Shannon's Sampled Data Theorem is the true basis for modern digital audio- Nyquist just kind of embroidered around the edges a little, years and years later. (;-) The fact is that Shannon's sampled data systems have no lower frequency limit, as such: they are theoretically accurate to +- 1/2lsb *right down to DC*.

    In practice (as we use them in digital audio), there are usually highpass properties designed into the actual converter support circuitry. But if the converter itself were to be wrapped in DC-coupled analog circuitry for one reason or another, you're good right down to DC. Example: the digital multimeter in your toolbox.

    You usually don't _want_ to be DC coupled for audio, though- there's no sense having your precious few bits used up in preserving DC offsets from previous stages, when you are trying to somehow preserve the ten-trillion-to-one dynamic range of our auditory apparatus! In practice, digital is too damned _good_ at preserving LF information: most knowledgeable people will actually roll off their signals below 20Hz or so just to keep the infrasonic stuff _out_ of their mixes, because digital sampling will preserve it very nicely. But real-world woofers can't do a thing with it...

    Anyway, Nyquist is silent on the lower limit of the passband in a sampled data system for the simple reason that the lower limit *is* DC, with no reduced-resolution effects whatsoever down there.

    Sonusman has offered excellent advice here: the essays at http://www.digido.com should be required reading for everybody *before* the religious arguments start. This is hard stuff, but it is _science_, not art: it can be understood, you really don't need to be an EE to understand it, and the pseudoscience and misunderstandings really should be put to rest.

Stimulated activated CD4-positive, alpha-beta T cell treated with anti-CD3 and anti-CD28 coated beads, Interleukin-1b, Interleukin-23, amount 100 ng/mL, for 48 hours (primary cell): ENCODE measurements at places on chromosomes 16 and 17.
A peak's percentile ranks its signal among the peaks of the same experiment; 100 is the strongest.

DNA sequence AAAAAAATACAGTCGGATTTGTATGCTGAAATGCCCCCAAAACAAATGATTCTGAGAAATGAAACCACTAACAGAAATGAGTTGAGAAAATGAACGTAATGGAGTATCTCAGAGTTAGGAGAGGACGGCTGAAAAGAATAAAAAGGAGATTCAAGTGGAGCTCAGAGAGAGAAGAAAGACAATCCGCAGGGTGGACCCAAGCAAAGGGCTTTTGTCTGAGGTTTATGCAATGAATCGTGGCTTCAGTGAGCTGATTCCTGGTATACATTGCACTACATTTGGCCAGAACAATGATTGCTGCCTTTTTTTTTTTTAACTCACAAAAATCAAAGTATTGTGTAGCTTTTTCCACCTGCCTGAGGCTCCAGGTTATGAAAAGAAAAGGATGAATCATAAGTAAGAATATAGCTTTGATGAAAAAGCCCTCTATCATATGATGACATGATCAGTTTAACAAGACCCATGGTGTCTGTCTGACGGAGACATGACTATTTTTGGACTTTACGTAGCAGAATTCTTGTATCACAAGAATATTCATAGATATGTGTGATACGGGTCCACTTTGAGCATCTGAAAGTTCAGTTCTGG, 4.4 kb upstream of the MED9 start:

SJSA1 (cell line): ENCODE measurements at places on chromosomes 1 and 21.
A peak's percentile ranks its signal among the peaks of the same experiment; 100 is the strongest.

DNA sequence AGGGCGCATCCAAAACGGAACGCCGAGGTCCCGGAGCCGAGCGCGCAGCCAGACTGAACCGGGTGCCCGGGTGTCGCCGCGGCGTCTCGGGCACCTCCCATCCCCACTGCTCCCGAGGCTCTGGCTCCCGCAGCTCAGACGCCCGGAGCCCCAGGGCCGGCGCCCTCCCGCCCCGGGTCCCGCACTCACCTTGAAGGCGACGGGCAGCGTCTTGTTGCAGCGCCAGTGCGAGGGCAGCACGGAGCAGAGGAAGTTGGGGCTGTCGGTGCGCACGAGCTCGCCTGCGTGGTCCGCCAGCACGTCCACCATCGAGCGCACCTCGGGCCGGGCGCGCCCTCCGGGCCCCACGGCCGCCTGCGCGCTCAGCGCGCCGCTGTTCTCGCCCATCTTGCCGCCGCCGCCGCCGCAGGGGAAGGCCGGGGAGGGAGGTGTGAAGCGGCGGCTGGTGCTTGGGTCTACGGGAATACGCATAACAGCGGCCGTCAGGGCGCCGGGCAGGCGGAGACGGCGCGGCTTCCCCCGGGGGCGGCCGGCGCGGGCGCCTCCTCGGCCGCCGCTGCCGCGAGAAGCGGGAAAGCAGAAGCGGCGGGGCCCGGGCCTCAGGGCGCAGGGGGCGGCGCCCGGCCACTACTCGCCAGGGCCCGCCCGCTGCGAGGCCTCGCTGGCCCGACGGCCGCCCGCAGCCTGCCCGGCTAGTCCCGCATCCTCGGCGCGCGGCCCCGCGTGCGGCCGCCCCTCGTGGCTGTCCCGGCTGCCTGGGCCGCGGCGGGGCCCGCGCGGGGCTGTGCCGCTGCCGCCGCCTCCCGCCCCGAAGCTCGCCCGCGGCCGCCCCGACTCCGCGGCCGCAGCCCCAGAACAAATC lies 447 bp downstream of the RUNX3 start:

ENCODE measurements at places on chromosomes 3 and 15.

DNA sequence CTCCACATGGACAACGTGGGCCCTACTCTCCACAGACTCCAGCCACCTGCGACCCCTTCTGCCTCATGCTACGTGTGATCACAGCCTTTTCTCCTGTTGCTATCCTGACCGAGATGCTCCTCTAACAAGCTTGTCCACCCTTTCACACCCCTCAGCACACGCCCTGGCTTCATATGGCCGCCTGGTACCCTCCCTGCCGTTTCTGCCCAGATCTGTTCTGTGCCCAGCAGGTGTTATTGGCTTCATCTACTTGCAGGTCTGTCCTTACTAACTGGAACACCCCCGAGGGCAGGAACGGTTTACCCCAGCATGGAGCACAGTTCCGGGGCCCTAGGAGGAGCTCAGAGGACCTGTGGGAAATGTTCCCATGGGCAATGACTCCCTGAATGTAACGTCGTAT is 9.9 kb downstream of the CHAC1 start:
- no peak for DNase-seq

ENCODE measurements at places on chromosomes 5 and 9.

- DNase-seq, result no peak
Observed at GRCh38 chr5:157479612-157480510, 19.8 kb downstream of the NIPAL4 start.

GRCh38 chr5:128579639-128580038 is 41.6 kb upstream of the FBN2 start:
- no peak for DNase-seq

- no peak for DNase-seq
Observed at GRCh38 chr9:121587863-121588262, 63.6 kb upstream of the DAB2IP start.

They never will be, probably, because a lot of this stuff has taken on the mantle of religion. And regrettably, religious-style issues are used by many people as a convenient excuse not to probe futher. But the truth is out there, and digido is an excellent place to start in achiving a _true_ understanding of resolution issues, distortion residuals, and the effects of proper dither compared to the effects of simple truncation. And learn not only that it can be heard (hell, even I can hear it, and everybody knows I'm as deaf as a post!), but _why_ it can be heard...

    It's absolutely worth everybody's while to get up to speed on that stuff- and _then_, let's talk.

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    I was not implying that 24 bits would make anything sound louder, in fact I was not stating the essence of the benefits at all. But if I am to do so, I meant that there ought to be a way of mixing down the sum of the dynamic ranges of several 16 bit tracks to fully occupy the dynamic range of a 24 bit file. What I am talking about is a better dynamic resolution, not a boost in volume. Perhaps there's a fundmental reasoning error in my suggestion, but the technical stuff from you two guys didn't make me any wiser and seems to a great extent to deal with other issues.

    The practical questions remains - can there in any way be any dynamic benefits of mixing down a bunch of 16 bit tracks to a 24 bit "master"? Is the nature of the digital domain such that I, no matter what, always will be ending up with a 24 bit file where 8 bits are unused? Is it impossible to reduce the sum of several 16 bit dynamic ranges to the full resolution of a 24 bit mixdown recording?

    /Mats D

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    sigh................